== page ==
Chris Orsman is an award-winning poet. Since his debut collection Ornamental Gorse was published in 1994, his poetry has featured in journals and anthologies. His second collection South was published in 1996, and reissued in 1999. Orsman launched Pemmican Press as a publisher of new poetry in 1998. He has won and been nominated for several key awards and he was the 2002 Writer in Residence at the Glenn Schaeffer House.
FROM THE oxford companion TO new zealand literature
Orsman, Chris (1955– ), made an impressive debut as a poet with his collection Ornamental Gorse (1994). Its poems mostly recreate and reflect on episodes from family and national history, with strong images recurring of ships, houses, people at work and the often tragic hazards of New Zealand’s natural environment, especially the sea. Their verbal resourcefulness perhaps reflects the poet’s lexicographic parentage (see Harry Orsman) but is always rigorously controlled to serve a moral and intellectual seriousness. The effect is of intense cerebration, rich in wordplay but never merely playful, which makes Orsman (for New Zealand) an unusually metaphysical poet. John Donne would enjoy the erotic astronomy of ‘Orbit’.
Orsman’s second book, South (1996), is a sequence in different voices recreating Scott’s tragic last expedition to the Antarctic: ‘each man saw his face imprisoned / by his reflection in the ice.’ It was praised by Alan Riach as the product of ‘a careful imagination at work with a genuine humility’, its images ‘resonating with a sense of the modest human scale against which the vastness, both real and imagined, of Antarctica could be measured’. Autobiographical prose passages frame and give a personal dimension to the imaginative evocation of the expedition, ‘stealthily out of its element, / eyeing the near forbidden’. In 1998 he added Black South.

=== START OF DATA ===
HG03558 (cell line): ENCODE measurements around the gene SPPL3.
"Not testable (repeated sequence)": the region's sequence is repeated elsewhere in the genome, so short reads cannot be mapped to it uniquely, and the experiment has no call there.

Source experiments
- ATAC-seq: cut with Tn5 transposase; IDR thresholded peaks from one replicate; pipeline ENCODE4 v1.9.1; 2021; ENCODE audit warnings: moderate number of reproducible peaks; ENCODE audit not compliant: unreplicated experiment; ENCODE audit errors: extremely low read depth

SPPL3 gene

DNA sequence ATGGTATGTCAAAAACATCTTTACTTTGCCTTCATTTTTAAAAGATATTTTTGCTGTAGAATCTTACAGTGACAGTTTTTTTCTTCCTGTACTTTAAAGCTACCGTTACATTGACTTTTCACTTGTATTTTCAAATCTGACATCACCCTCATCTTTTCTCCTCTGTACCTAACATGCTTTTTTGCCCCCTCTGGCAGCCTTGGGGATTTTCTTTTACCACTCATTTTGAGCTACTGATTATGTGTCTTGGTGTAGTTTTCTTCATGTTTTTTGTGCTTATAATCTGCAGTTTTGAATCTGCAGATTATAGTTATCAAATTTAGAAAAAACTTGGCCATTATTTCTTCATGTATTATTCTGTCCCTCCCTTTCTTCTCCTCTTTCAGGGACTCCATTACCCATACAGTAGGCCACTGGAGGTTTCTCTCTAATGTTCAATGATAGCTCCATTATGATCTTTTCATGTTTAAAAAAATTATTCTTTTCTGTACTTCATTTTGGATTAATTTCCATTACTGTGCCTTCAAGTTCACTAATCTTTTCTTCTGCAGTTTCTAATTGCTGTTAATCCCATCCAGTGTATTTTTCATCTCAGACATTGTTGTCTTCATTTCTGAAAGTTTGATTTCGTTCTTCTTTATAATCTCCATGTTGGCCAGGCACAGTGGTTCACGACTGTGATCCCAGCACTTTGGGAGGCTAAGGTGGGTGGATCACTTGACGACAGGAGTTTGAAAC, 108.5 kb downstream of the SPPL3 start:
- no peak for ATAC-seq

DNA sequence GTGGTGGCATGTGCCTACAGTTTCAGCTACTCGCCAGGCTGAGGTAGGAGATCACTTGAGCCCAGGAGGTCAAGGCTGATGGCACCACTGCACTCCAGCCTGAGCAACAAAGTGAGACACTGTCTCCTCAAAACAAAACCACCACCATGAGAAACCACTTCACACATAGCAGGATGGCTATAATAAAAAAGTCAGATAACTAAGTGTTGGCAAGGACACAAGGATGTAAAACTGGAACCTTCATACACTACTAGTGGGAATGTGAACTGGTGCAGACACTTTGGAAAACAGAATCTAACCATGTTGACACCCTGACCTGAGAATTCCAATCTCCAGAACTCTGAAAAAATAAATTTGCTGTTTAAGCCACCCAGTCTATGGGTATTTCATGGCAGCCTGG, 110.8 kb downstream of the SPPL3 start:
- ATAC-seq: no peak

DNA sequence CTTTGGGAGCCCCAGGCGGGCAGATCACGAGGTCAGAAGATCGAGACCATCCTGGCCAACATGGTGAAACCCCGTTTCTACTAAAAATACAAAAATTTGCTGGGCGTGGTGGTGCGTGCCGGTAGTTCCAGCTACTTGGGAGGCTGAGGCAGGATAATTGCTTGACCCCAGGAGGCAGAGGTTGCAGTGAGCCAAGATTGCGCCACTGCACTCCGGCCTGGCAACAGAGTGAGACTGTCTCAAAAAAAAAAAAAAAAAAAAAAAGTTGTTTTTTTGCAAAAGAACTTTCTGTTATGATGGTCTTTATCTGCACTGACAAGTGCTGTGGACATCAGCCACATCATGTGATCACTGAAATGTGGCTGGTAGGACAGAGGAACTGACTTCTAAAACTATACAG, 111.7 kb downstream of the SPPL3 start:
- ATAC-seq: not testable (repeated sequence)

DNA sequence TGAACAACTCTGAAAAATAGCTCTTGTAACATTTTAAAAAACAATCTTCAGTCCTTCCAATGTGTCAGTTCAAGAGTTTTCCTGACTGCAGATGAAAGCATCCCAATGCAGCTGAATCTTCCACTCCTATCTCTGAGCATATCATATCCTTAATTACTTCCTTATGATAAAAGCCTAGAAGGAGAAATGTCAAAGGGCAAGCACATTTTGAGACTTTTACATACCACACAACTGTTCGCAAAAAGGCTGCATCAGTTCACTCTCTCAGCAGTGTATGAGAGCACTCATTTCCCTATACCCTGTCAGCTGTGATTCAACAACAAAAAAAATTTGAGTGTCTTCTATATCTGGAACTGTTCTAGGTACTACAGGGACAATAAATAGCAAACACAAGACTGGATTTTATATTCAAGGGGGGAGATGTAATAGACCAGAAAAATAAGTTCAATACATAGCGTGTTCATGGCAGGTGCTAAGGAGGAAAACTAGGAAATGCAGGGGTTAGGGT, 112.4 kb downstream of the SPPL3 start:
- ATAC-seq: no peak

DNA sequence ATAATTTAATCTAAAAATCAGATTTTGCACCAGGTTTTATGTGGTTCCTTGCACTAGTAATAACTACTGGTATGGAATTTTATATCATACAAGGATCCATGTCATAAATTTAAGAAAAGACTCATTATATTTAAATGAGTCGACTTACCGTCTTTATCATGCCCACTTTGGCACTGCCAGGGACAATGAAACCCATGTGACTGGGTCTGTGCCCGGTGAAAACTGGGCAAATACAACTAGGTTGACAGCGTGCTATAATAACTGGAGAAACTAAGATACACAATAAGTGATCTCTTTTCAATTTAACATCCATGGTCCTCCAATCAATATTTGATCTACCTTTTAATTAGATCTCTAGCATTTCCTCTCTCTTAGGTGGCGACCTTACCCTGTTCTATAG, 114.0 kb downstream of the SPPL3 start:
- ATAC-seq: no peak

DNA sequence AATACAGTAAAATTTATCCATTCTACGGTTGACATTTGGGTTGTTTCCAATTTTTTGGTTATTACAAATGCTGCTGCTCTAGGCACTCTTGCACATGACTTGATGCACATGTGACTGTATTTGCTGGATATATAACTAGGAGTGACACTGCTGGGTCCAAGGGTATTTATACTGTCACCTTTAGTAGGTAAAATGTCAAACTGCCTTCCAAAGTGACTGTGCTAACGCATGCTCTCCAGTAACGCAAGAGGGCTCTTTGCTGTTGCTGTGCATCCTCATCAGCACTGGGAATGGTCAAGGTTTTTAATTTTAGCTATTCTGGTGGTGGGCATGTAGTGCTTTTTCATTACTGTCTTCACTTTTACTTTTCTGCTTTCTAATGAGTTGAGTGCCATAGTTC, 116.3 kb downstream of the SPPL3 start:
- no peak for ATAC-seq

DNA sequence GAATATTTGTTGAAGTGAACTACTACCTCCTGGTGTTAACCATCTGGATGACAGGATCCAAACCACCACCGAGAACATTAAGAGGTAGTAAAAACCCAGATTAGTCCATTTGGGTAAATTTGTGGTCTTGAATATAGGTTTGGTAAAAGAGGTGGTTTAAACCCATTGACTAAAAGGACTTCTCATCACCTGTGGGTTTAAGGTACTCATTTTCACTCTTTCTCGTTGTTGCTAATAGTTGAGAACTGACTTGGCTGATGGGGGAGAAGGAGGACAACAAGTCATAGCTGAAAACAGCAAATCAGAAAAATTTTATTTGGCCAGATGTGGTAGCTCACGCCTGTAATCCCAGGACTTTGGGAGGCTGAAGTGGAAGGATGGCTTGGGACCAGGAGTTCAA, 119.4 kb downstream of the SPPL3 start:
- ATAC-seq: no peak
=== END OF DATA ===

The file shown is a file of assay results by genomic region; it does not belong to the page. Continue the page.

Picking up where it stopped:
Born in Lower Hutt, educated in Wellington, Orsman studied architecture at Auckland University and practised briefly before working as an ambulance officer, travelling, and taking Victoria University’s creative writing course in 1993.
He lives in Wellington. His poems have been published in Sport, Landfall and Bill Manhire’s 100 New Zealand Poems and included in An Anthology of New Zealand Poetry in English (1997). In 1998 he launched Pemmican Press as a publisher of new poetry.
Author entry from The Oxford Companion to New Zealand Literature,
edited by Roger Robinson and Nelson Wattie (1998).
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Ornamental Gorse won the 1995 NZSA Best First Book of Poetry Award. South was shortlisted in the 1997 Montana New Zealand Book Awards.
Also in 1997, Orsman was was awarded the Antarctica New Zealand Arts Fellowship. The programme seeks to increase understanding of Antarctica and its international importance through the work of New Zealand's top artists.
A revised and expanded edition of South was published by Faber and Faber in the UK in 1999.
Chris Orsman was the 2002 Writer in Residence at the Glenn Schaeffer House, 16 Wai-te-ata Road. This Fellowship programme is now run under the auspices of the International Institute of Modern Letters.
Orsman had a poem included in Shards of Silver (Steele Roberts, 2006), a book investigating the interplay between photography and poetry.
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